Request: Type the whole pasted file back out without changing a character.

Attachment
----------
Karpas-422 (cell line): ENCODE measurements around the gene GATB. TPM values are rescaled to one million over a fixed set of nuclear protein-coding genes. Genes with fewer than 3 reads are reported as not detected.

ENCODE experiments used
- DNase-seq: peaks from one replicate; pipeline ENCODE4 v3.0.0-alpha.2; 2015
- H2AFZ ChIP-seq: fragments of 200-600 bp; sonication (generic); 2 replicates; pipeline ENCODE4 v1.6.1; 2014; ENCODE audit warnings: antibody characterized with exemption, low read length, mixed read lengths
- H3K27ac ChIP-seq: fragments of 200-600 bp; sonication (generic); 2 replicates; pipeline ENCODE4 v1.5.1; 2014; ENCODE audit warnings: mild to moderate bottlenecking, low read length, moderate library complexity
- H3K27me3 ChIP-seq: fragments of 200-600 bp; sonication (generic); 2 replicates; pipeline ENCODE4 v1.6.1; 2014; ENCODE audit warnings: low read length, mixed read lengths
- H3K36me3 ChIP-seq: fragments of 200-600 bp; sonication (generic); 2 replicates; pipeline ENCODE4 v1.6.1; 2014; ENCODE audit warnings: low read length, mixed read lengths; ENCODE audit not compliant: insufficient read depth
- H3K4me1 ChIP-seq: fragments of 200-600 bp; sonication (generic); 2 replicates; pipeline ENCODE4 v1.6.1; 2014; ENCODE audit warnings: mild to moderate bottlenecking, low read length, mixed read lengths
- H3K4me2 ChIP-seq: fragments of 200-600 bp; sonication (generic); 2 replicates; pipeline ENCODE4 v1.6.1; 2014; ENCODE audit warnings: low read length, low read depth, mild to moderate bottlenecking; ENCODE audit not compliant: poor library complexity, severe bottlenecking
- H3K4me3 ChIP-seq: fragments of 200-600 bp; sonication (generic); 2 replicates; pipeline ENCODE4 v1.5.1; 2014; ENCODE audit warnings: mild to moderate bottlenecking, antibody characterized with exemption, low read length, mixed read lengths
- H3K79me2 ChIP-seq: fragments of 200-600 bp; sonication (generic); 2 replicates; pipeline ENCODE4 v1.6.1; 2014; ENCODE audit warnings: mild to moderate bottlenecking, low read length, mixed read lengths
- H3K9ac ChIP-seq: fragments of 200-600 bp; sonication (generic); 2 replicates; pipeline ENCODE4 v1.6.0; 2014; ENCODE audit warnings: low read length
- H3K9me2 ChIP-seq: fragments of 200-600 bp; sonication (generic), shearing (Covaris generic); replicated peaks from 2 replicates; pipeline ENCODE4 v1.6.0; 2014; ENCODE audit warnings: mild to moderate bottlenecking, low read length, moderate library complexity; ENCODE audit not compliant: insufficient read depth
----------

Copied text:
Karpas-422 (cell line): ENCODE measurements around the gene GATB. TPM values are rescaled to one million over a fixed set of nuclear protein-coding genes. Genes with fewer than 3 reads are reported as not detected.

ENCODE experiments used
- DNase-seq: peaks from one replicate; pipeline ENCODE4 v3.0.0-alpha.2; 2015
- H2AFZ ChIP-seq: fragments of 200-600 bp; sonication (generic); 2 replicates; pipeline ENCODE4 v1.6.1; 2014; ENCODE audit warnings: antibody characterized with exemption, low read length, mixed read lengths
- H3K27ac ChIP-seq: fragments of 200-600 bp; sonication (generic); 2 replicates; pipeline ENCODE4 v1.5.1; 2014; ENCODE audit warnings: mild to moderate bottlenecking, low read length, moderate library complexity
- H3K27me3 ChIP-seq: fragments of 200-600 bp; sonication (generic); 2 replicates; pipeline ENCODE4 v1.6.1; 2014; ENCODE audit warnings: low read length, mixed read lengths
- H3K36me3 ChIP-seq: fragments of 200-600 bp; sonication (generic); 2 replicates; pipeline ENCODE4 v1.6.1; 2014; ENCODE audit warnings: low read length, mixed read lengths; ENCODE audit not compliant: insufficient read depth
- H3K4me1 ChIP-seq: fragments of 200-600 bp; sonication (generic); 2 replicates; pipeline ENCODE4 v1.6.1; 2014; ENCODE audit warnings: mild to moderate bottlenecking, low read length, mixed read lengths
- H3K4me2 ChIP-seq: fragments of 200-600 bp; sonication (generic); 2 replicates; pipeline ENCODE4 v1.6.1; 2014; ENCODE audit warnings: low read length, low read depth, mild to moderate bottlenecking; ENCODE audit not compliant: poor library complexity, severe bottlenecking
- H3K4me3 ChIP-seq: fragments of 200-600 bp; sonication (generic); 2 replicates; pipeline ENCODE4 v1.5.1; 2014; ENCODE audit warnings: mild to moderate bottlenecking, antibody characterized with exemption, low read length, mixed read lengths
- H3K79me2 ChIP-seq: fragments of 200-600 bp; sonication (generic); 2 replicates; pipeline ENCODE4 v1.6.1; 2014; ENCODE audit warnings: mild to moderate bottlenecking, low read length, mixed read lengths
- H3K9ac ChIP-seq: fragments of 200-600 bp; sonication (generic); 2 replicates; pipeline ENCODE4 v1.6.0; 2014; ENCODE audit warnings: low read length
- H3K9me2 ChIP-seq: fragments of 200-600 bp; sonication (generic), shearing (Covaris generic); replicated peaks from 2 replicates; pipeline ENCODE4 v1.6.0; 2014; ENCODE audit warnings: mild to moderate bottlenecking, low read length, moderate library complexity; ENCODE audit not compliant: insufficient read depth